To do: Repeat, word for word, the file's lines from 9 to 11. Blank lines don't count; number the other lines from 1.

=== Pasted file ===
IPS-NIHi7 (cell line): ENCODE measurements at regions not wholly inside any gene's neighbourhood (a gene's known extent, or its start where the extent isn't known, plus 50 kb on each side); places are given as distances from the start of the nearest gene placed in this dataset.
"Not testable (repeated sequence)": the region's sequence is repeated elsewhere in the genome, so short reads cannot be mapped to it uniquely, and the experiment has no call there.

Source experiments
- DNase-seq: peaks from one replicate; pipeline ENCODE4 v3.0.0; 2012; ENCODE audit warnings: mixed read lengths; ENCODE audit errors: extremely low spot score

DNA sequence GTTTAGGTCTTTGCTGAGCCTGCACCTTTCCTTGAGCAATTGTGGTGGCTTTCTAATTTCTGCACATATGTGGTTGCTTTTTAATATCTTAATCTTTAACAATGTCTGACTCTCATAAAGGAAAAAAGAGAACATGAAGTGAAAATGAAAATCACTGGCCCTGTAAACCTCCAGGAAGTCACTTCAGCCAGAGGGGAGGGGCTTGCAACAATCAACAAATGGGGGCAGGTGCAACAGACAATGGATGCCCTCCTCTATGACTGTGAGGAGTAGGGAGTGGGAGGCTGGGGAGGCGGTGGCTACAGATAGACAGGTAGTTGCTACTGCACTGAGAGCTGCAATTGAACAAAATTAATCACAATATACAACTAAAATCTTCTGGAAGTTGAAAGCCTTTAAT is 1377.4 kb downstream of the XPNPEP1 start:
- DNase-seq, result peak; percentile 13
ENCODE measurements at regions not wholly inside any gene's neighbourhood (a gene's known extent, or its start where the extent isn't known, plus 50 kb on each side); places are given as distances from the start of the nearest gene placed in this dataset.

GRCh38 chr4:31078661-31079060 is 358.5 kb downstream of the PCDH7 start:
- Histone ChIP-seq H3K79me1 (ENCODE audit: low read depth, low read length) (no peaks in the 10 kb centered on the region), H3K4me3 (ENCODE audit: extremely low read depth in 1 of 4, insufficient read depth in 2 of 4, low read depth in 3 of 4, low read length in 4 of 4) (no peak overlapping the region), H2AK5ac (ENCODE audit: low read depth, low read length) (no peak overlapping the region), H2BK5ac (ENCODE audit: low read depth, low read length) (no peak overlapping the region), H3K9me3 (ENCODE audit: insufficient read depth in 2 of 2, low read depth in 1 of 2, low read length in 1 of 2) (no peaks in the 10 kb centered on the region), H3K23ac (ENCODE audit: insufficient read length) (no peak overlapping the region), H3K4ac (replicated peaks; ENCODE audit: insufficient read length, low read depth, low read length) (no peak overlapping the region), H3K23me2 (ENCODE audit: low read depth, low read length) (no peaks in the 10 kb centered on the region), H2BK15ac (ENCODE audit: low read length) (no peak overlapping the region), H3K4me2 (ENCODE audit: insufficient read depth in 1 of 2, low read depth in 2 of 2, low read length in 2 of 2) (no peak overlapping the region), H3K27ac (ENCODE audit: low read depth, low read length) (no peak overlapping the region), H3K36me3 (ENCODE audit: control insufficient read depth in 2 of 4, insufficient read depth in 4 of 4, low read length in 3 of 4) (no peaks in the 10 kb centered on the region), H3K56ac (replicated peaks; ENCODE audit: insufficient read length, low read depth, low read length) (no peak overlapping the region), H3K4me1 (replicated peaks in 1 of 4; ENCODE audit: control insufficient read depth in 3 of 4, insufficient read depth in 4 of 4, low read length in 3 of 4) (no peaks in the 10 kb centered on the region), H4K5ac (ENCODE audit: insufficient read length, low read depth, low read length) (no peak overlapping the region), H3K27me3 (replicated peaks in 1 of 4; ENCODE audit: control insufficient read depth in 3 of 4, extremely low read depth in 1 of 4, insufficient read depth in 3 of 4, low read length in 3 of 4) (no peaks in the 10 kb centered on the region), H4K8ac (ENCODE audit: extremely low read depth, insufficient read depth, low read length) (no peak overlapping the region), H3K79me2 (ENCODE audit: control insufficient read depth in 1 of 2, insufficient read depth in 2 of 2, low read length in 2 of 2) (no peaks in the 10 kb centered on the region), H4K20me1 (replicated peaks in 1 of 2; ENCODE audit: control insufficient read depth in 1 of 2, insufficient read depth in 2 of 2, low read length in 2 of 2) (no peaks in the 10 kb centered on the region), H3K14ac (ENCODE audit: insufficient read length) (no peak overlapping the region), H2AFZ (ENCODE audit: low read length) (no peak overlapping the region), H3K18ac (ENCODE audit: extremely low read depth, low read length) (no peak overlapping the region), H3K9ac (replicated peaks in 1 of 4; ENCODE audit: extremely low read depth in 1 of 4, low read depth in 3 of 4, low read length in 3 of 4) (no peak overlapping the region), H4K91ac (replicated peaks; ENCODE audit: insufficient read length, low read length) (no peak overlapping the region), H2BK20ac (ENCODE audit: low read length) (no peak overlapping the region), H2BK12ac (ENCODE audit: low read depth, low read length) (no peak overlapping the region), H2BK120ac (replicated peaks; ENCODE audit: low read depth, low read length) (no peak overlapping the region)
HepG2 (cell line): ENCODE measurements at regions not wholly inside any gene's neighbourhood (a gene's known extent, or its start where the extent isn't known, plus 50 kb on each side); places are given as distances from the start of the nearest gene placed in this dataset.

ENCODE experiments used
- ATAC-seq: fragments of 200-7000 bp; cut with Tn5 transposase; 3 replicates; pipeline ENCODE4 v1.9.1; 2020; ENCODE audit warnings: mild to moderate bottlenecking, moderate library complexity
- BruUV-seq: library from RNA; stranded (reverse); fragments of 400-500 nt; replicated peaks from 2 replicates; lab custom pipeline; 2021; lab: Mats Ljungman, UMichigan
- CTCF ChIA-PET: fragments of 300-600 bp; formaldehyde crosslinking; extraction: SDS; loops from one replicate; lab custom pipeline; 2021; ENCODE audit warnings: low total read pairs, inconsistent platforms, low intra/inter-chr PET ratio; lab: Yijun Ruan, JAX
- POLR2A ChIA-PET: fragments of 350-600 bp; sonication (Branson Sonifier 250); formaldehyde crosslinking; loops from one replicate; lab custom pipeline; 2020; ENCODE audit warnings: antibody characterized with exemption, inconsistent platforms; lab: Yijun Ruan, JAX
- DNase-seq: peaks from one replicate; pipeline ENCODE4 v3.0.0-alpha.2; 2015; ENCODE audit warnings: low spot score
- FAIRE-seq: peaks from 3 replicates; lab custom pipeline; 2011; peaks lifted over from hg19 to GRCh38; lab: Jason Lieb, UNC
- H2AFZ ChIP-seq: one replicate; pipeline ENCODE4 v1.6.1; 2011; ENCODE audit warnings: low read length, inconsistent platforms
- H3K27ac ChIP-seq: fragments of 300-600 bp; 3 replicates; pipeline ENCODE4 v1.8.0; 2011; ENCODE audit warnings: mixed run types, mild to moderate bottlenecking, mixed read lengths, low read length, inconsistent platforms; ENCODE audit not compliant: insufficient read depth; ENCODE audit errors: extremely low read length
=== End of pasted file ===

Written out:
- Histone ChIP-seq H3K79me1 (ENCODE audit: low read depth, low read length) (no peaks in the 10 kb centered on the region), H3K4me3 (ENCODE audit: extremely low read depth in 1 of 4, insufficient read depth in 2 of 4, low read depth in 3 of 4, low read length in 4 of 4) (no peak overlapping the region), H2AK5ac (ENCODE audit: low read depth, low read length) (no peak overlapping the region), H2BK5ac (ENCODE audit: low read depth, low read length) (no peak overlapping the region), H3K9me3 (ENCODE audit: insufficient read depth in 2 of 2, low read depth in 1 of 2, low read length in 1 of 2) (no peaks in the 10 kb centered on the region), H3K23ac (ENCODE audit: insufficient read length) (no peak overlapping the region), H3K4ac (replicated peaks; ENCODE audit: insufficient read length, low read depth, low read length) (no peak overlapping the region), H3K23me2 (ENCODE audit: low read depth, low read length) (no peaks in the 10 kb centered on the region), H2BK15ac (ENCODE audit: low read length) (no peak overlapping the region), H3K4me2 (ENCODE audit: insufficient read depth in 1 of 2, low read depth in 2 of 2, low read length in 2 of 2) (no peak overlapping the region), H3K27ac (ENCODE audit: low read depth, low read length) (no peak overlapping the region), H3K36me3 (ENCODE audit: control insufficient read depth in 2 of 4, insufficient read depth in 4 of 4, low read length in 3 of 4) (no peaks in the 10 kb centered on the region), H3K56ac (replicated peaks; ENCODE audit: insufficient read length, low read depth, low read length) (no peak overlapping the region), H3K4me1 (replicated peaks in 1 of 4; ENCODE audit: control insufficient read depth in 3 of 4, insufficient read depth in 4 of 4, low read length in 3 of 4) (no peaks in the 10 kb centered on the region), H4K5ac (ENCODE audit: insufficient read length, low read depth, low read length) (no peak overlapping the region), H3K27me3 (replicated peaks in 1 of 4; ENCODE audit: control insufficient read depth in 3 of 4, extremely low read depth in 1 of 4, insufficient read depth in 3 of 4, low read length in 3 of 4) (no peaks in the 10 kb centered on the region), H4K8ac (ENCODE audit: extremely low read depth, insufficient read depth, low read length) (no peak overlapping the region), H3K79me2 (ENCODE audit: control insufficient read depth in 1 of 2, insufficient read depth in 2 of 2, low read length in 2 of 2) (no peaks in the 10 kb centered on the region), H4K20me1 (replicated peaks in 1 of 2; ENCODE audit: control insufficient read depth in 1 of 2, insufficient read depth in 2 of 2, low read length in 2 of 2) (no peaks in the 10 kb centered on the region), H3K14ac (ENCODE audit: insufficient read length) (no peak overlapping the region), H2AFZ (ENCODE audit: low read length) (no peak overlapping the region), H3K18ac (ENCODE audit: extremely low read depth, low read length) (no peak overlapping the region), H3K9ac (replicated peaks in 1 of 4; ENCODE audit: extremely low read depth in 1 of 4, low read depth in 3 of 4, low read length in 3 of 4) (no peak overlapping the region), H4K91ac (replicated peaks; ENCODE audit: insufficient read length, low read length) (no peak overlapping the region), H2BK20ac (ENCODE audit: low read length) (no peak overlapping the region), H2BK12ac (ENCODE audit: low read depth, low read length) (no peak overlapping the region), H2BK120ac (replicated peaks; ENCODE audit: low read depth, low read length) (no peak overlapping the region)
HepG2 (cell line): ENCODE measurements at regions not wholly inside any gene's neighbourhood (a gene's known extent, or its start where the extent isn't known, plus 50 kb on each side); places are given as distances from the start of the nearest gene placed in this dataset.

ENCODE experiments used